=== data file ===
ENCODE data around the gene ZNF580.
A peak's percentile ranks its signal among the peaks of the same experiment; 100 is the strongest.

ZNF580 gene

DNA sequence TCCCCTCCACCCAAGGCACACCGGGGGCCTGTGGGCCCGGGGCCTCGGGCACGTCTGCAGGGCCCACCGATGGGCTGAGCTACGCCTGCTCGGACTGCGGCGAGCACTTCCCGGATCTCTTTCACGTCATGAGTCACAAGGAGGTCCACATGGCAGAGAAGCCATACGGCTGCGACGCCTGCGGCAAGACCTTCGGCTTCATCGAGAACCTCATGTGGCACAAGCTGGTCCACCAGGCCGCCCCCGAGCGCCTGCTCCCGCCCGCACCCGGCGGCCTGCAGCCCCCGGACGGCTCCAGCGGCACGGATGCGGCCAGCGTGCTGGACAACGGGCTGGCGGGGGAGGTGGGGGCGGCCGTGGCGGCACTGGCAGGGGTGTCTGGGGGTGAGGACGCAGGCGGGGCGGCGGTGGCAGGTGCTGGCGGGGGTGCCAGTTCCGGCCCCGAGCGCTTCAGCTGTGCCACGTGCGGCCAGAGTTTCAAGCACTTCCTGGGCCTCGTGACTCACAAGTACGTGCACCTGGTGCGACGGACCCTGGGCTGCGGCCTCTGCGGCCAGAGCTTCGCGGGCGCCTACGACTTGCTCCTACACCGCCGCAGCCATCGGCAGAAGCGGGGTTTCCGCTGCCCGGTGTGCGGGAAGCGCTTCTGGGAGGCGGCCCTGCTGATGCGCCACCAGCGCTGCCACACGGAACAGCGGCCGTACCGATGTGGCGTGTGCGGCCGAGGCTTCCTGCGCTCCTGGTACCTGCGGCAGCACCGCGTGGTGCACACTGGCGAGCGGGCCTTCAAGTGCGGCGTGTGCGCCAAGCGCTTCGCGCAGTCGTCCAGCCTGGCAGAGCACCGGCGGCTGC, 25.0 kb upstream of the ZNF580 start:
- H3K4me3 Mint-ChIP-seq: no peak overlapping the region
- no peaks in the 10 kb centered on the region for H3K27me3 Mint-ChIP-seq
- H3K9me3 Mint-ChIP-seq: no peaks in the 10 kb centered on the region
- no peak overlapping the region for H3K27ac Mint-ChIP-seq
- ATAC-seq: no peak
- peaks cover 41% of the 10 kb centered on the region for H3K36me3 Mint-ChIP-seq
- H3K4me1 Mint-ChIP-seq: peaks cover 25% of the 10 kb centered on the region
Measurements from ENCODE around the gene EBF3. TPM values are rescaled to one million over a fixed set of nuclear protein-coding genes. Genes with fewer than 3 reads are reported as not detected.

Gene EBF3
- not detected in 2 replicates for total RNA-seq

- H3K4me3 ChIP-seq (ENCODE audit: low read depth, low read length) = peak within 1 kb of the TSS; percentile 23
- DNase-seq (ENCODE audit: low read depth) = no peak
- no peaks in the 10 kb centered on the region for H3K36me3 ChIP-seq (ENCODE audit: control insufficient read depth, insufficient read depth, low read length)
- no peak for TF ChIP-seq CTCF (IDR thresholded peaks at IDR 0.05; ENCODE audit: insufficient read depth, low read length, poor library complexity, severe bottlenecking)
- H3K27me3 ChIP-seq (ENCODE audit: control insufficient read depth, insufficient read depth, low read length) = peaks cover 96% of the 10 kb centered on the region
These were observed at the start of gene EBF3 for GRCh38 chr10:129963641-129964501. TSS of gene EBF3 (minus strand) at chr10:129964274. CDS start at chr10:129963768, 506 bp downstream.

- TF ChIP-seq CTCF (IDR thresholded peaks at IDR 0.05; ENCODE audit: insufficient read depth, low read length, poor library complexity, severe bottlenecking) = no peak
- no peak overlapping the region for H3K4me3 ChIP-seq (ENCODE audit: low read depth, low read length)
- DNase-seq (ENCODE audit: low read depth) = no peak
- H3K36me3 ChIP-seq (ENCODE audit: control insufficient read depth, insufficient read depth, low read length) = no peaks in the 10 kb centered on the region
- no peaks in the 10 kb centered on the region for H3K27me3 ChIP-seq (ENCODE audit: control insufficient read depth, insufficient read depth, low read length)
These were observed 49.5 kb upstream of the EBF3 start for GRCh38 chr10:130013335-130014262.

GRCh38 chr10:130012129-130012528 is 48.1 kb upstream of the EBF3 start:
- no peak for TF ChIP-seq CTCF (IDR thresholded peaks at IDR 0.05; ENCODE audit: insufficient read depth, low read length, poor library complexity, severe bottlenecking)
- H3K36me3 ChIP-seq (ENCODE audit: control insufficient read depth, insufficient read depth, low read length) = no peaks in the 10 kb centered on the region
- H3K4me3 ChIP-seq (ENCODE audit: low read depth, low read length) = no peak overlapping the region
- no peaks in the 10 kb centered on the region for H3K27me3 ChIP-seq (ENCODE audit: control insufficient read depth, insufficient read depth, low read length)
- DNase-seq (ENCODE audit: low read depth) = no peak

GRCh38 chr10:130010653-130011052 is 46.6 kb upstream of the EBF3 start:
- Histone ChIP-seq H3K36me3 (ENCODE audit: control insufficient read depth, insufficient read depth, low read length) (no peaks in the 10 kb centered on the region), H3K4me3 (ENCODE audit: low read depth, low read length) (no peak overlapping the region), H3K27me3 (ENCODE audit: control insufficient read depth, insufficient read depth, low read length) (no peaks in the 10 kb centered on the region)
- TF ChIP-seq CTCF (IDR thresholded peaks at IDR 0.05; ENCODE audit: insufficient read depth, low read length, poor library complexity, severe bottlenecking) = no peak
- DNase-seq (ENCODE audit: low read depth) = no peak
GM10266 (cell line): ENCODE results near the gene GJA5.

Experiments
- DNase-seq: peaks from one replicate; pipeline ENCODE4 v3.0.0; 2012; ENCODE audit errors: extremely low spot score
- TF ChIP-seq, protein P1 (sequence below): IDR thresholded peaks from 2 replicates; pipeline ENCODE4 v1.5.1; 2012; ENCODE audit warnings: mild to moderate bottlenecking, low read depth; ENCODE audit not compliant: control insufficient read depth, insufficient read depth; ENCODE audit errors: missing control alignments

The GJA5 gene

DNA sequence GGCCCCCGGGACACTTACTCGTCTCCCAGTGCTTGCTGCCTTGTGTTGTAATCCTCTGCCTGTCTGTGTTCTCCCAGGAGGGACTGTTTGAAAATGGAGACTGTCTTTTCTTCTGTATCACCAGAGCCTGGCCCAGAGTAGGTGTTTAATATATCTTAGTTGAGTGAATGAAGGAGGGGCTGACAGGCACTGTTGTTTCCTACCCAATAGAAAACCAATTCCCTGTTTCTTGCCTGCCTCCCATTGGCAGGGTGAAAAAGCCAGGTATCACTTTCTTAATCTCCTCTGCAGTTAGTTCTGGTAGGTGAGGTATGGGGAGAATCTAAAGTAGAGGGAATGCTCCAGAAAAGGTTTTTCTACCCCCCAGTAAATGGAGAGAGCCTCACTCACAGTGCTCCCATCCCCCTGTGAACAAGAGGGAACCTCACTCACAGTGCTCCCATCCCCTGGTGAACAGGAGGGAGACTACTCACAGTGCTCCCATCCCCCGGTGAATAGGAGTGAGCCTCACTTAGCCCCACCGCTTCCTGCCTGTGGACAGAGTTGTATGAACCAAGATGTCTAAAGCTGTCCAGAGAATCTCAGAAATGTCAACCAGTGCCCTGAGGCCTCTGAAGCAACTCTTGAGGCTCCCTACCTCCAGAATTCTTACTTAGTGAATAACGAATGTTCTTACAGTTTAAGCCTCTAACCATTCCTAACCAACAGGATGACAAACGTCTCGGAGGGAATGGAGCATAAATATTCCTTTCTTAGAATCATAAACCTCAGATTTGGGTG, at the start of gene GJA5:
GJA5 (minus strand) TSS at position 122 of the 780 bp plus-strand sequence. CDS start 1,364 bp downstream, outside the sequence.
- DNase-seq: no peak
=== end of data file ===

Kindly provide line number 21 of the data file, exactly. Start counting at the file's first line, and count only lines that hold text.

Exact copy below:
- TF ChIP-seq CTCF (IDR thresholded peaks at IDR 0.05; ENCODE audit: insufficient read depth, low read length, poor library complexity, severe bottlenecking) = no peak